An ancient citadel filled with colonial architecture, magnificent lakes and some of the finest museums
Situated on the banks of the Red River, the ancient city of Hanoi has been the most important political centre of Vietnam for the best part of a thousand years. Although Ho Chi Minh City in the south is larger, and Hue in the centre was the Imperial capital, Hanoi is where the decision-makers have rules the region for centuries.
In 1883, the French made Hanoi the capital of the colony of Indochina (today’s Vietnam, Laos and Cambodia) and the French influence can still be seen to this day. Luxury villas proudly stand on tree-lined boulevards (such as the beautiful Phan Dinh Phung street) and many churches and other public buildings have a distinctly French feel. The Hanoi Opera House is even a facsimile of its sister opera house, the Palais Garnier in Paris.
Many of today’s government buildings occupy former colonial buildings, the highlight of which is the Presidential Palace but the Ministry of Foreign Affairs and the Supreme Court Building are also wonderful examples of French colonial architecture at its best.
It’s not surprising to see the local’s queue up for banh mi – a French-style baguette stuffed with meat and pickled vegetables for breakfast. They sip coffee from street-side hole-in-the-wall cafes, albeit a sweeter version than Parisians would be seen drinking. And they enjoy a fine banh flan – not dissimilar to the French crème caramel.
When the French arrived many of Hanoi’s old buildings, temples and palaces were destroyed. However, today in the Old Quarter near Hoan Kiem Lake parts of the ancient citadel remain. Originally, each street in the citadel was named after a specific tradecraft where merchants would ply their trades. Today, streets, where tradesmen sell silk, bamboo furniture or tin wears, can still be found on ‘their’ streets.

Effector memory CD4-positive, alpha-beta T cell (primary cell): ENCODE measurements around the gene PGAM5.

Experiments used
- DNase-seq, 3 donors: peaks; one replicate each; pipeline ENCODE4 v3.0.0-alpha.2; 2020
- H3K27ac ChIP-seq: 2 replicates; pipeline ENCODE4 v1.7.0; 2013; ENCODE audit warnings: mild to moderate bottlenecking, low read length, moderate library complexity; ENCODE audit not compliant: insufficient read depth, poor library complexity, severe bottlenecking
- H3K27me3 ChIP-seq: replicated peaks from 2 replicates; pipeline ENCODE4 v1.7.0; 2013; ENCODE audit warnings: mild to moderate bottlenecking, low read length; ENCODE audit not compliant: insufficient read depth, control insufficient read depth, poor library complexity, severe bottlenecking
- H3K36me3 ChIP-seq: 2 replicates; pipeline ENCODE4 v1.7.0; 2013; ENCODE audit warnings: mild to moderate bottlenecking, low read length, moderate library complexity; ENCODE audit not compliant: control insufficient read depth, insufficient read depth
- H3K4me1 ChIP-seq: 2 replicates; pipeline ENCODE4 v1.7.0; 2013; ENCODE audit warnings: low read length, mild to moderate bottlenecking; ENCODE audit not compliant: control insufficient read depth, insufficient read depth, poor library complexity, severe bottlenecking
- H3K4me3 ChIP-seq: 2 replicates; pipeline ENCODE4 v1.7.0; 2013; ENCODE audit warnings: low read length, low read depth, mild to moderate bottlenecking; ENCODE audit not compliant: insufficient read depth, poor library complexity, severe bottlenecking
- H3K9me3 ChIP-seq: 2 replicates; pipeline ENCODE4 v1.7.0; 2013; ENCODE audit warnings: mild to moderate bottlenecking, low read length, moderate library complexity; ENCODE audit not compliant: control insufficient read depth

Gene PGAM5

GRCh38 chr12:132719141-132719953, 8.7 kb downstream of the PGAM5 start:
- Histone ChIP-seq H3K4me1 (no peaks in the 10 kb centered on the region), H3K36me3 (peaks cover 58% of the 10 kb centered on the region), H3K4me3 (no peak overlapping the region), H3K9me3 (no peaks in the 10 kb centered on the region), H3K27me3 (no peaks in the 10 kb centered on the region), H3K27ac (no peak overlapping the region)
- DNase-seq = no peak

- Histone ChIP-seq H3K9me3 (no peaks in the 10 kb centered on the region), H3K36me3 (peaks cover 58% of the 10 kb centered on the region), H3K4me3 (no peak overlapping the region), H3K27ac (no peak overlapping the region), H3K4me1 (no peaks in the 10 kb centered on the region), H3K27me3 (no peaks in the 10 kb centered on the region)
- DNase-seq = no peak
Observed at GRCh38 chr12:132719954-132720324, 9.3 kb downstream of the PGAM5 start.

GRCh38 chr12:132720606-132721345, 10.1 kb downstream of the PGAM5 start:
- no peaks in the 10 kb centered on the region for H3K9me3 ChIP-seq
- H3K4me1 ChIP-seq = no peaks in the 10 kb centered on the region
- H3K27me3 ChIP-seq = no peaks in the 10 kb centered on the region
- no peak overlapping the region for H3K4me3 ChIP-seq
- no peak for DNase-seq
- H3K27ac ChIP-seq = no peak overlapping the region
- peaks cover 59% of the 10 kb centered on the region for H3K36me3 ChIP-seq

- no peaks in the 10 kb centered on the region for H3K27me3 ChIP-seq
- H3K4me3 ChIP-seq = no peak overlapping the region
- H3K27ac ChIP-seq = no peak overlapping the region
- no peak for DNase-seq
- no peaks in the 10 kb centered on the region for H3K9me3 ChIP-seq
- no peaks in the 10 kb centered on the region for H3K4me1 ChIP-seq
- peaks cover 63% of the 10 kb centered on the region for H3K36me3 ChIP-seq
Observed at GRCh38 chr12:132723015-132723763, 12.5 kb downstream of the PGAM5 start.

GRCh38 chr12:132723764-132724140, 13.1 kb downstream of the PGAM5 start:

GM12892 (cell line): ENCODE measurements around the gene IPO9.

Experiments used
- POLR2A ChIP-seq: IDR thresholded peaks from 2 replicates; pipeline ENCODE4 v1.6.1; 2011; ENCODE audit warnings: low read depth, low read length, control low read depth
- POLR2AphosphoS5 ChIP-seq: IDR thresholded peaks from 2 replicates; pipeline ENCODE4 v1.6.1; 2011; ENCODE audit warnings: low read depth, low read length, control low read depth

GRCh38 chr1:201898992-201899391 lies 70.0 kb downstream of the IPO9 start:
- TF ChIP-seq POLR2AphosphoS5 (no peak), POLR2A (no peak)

Some pre-colonial buildings still stand in the old quarter. One Pillar Pagoda and the ancient Temple of Literature – the country’s first university and thought to date back to 1010 are two of the most impressive.
For a look at the country’s more recent history, the capital’s museums are also eye-opening. Having seen so many Hollywood portrayals of the American War (as it’s known), it is easy to forget that more than 3 million Vietnamese people lost their lives (compared to 58,220 Americans). The National Museum of Revolution and the Vietnam Military History Museum both offer an alternative viewpoint on that period of history.
No trip to the capital would be complete without a visit to see the former communist leader and unifier of Vietnam Ho Chi Minh himself. Uncle Ho’s body lies in state in a mega mausoleum in Ba Dinh Square, putting him alongside other preserved communist heavyweights Lenin, Mao and Kim Il Sung.
Hanoi is an incredibly beautiful city in no small part thanks to its many lakes. Sword Lake was named after a mythical sword that gave the Vietnamese King Le Loi the power to defeat the Chinese Ming Army in the 15th century. The sword was taken into the lake by a golden turtle so the story goes. West Lake is the largest of the city’s lakes and is a great spot for taking a bike ride around the lotus filled lake to see the many surrounding temples or for more simply watching the sunset with a cocktail in one of the many fantastic bars that surround it.